Along with busy parents, there are busy kids. With more social and academic pressures in our society urging parents to keep their kids active, to have them participate in sports, after school activities, take up an instrument, learn a language, or join a variety of different clubs, kids may be overworked, too.

For teens, activities are a great way to bolster a college application and is something that many establishments look for when it comes to choosing prospective students. Younger kids may be along for the ride, especially if mom and dad, as well as their siblings, are constantly busy.

Whether kids are part of a club because their friends are or simply because there is no one to pick them up after school until one parent or the other becomes available, kids may feel stress and pressure from constantly running around as much as their older family members do.

Some kids are simply active and energetic, and that is completely normal, so how can you tell whether your child is stressed? Here are some warning signs:

If your child often expresses or visibly shows symptoms of tiredness, anxiety, or even depression (loss of interest, appetite, apathy, etc.)
If they complain of headaches or stomachaches (these can be due to stress, missed meals or lack of sleep)
If they fall behind on school work, if their grades drop

If you notice these issues, then it is important to take action - but what is there to do? If your child’s busy schedule relies on the general activeness of the rest of the family, then you may need to make some adjustments, but overall it is important that you discuss these things with your child and understand what it is that they want. Here are some things that you can do to help:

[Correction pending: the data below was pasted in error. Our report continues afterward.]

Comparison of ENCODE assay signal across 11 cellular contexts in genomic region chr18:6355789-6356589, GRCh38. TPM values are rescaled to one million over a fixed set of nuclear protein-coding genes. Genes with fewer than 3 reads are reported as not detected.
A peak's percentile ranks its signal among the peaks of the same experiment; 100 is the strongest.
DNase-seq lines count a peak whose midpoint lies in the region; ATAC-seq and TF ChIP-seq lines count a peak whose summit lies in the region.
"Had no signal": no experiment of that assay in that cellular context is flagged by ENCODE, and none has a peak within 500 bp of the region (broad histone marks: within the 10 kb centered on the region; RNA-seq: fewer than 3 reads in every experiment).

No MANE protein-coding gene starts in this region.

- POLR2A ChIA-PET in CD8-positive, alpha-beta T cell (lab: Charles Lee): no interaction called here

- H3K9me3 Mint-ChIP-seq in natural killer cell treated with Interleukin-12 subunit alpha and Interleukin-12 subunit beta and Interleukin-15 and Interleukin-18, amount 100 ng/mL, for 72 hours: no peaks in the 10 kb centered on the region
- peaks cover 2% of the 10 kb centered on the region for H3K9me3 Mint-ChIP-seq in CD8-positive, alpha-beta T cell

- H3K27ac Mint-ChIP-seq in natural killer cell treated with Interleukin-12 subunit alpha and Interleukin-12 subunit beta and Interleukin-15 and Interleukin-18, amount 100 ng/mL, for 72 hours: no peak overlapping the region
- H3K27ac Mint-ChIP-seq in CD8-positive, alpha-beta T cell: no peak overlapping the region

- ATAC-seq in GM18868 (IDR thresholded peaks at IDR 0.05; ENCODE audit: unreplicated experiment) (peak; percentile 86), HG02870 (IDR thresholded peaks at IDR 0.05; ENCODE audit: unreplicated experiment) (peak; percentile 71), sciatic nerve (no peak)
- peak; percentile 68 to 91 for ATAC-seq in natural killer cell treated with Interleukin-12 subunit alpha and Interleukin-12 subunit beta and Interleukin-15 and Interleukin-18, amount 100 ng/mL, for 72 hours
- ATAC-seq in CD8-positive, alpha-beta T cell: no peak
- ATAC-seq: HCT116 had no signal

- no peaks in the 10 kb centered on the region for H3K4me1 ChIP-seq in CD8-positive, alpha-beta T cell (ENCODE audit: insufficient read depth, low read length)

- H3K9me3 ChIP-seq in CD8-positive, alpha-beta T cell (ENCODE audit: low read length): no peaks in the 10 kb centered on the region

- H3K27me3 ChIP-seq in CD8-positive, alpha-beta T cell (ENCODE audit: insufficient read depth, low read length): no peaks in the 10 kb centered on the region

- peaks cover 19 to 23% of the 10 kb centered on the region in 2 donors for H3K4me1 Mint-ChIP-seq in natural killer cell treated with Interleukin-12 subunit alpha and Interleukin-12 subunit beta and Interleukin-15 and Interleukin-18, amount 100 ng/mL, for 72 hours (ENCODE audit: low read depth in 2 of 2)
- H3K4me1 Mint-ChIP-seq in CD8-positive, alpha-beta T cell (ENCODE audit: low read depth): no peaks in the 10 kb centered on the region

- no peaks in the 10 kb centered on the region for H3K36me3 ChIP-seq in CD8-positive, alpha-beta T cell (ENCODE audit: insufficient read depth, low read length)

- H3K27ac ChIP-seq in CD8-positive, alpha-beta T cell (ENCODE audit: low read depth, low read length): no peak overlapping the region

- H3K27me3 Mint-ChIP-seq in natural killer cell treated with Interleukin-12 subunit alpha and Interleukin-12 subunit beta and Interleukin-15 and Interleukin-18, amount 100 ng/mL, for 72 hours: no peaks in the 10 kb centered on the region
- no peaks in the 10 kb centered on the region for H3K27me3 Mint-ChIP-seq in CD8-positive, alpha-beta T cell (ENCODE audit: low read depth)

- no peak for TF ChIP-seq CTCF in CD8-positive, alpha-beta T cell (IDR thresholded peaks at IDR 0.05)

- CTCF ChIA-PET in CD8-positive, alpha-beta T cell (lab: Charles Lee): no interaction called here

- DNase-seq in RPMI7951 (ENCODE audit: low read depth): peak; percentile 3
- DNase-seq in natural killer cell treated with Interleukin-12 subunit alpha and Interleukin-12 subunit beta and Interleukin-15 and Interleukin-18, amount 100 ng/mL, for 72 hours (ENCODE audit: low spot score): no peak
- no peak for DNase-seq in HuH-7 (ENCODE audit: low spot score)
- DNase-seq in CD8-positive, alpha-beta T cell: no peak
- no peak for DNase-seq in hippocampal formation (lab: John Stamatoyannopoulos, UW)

Agree on activities and arrangements ahead of time, and check in with them periodically to see how things are going
Establish carpools and other things that can help make life easier
Try to balance activities for your kids, and yourself
Make room for quality family time
Set shared priorities
Know when to say no

However, keep in mind that it is important to SLOW IT DOWN.  Take a moment and think about your child's life and what they may be experiencing. If it's hectic, sit down together and decide where you can cut back. If it's overly structured, set aside time for blowing off some steam.  Downtime is crucial for these times and staying home, relaxing, reading a book together is probably much needed rest a child needs.

Thursday, January 28, 2016

Are You Reading Aloud With Your Child or Do They Read On Their Own?

Why Reading Aloud is Important

Reading is an essential skill to have. It allows people to learn, it gives them access to information and ideas, it allows them to communicate with others and become an active and productive part of their living community. So how do you go about teaching your child to read at their full potential?